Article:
US House committee calls for Japan to apologize for WWII 'comfort women' Melissa Bancroft at 7:26 PM ET
[JURIST] The US House of Representatives Foreign Affairs Committee [official website] voted 39-2 Tuesday to endorse a non-binding resolution [H Res 121 text; press statement] asking Japan to formally apologize for enslaving Chinese women during World War II. The bill, drawing strong bipartisan support, now goes to the full US House [official website] for consideration. Thousands of Chinese "comfort women" [Amnesty backgrounder; JURIST news archive] were coerced into prostitution for the Imperial Japanese Army [Wikipedia backgrounder] from 1932 until the end of WWII.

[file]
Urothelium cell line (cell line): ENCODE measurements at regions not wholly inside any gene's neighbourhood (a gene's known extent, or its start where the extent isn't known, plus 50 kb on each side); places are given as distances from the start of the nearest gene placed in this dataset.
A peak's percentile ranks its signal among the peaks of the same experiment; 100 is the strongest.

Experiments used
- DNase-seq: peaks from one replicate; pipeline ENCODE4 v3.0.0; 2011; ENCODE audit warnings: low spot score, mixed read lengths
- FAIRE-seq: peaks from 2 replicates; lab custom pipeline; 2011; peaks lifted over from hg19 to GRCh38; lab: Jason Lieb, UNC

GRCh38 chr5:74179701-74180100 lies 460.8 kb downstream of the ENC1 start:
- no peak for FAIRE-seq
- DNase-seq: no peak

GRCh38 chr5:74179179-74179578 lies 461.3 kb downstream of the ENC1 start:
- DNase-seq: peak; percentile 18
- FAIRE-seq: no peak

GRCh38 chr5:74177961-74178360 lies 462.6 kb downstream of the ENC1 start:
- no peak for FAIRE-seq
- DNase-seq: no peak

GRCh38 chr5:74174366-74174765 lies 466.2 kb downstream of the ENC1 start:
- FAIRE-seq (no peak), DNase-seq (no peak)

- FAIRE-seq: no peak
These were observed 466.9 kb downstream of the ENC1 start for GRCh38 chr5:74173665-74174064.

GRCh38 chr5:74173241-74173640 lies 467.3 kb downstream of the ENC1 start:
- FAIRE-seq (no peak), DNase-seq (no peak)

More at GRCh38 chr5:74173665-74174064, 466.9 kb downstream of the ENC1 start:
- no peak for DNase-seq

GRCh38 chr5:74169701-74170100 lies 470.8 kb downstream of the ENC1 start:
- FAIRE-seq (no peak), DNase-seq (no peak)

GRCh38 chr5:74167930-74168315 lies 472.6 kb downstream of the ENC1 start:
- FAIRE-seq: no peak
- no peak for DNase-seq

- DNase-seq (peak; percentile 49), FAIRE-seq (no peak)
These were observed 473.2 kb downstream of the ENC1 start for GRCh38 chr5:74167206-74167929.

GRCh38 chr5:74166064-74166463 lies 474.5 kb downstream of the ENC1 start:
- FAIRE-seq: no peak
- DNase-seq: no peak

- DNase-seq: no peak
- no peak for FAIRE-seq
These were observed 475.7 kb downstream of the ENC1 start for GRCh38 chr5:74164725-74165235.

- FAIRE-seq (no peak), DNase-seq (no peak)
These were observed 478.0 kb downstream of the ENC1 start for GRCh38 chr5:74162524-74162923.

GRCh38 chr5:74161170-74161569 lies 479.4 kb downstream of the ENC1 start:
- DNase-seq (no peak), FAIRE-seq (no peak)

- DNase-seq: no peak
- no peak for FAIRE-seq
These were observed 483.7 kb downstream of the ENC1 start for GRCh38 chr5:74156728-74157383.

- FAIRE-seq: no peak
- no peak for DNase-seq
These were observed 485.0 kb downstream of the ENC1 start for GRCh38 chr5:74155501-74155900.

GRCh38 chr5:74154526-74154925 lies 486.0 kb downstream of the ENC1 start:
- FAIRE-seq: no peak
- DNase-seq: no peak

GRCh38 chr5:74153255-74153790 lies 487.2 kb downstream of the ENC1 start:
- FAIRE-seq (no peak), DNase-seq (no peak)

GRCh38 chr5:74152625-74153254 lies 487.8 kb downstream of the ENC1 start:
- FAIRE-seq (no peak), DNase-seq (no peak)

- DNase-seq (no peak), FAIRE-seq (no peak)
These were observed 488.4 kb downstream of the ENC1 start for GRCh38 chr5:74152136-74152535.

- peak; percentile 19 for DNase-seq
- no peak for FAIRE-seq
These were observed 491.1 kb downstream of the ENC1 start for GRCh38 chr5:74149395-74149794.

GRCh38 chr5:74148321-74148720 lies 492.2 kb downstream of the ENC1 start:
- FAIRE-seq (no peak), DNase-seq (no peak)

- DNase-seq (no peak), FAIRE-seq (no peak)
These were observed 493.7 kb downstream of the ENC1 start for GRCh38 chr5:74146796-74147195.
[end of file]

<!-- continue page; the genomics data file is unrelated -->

Until recently, Japanese Prime Minister Shinzo Abe [official website, in Japanese] and many other government officials denied allegations of forced sexual slavery [JURIST report] in Imperial Japanese Army brothels, stating instead that the women were professional prostitutes paid for their services. Following public outcry, Abe later issued a guarded apology [JURIST report], but stopped short of explicitly acknowledging the role played by the military and the government in facilitating the practice. In March, top Japanese leaders said they would ignore [JURIST report] any US Congressional resolution on the "comfort women." AP has more.
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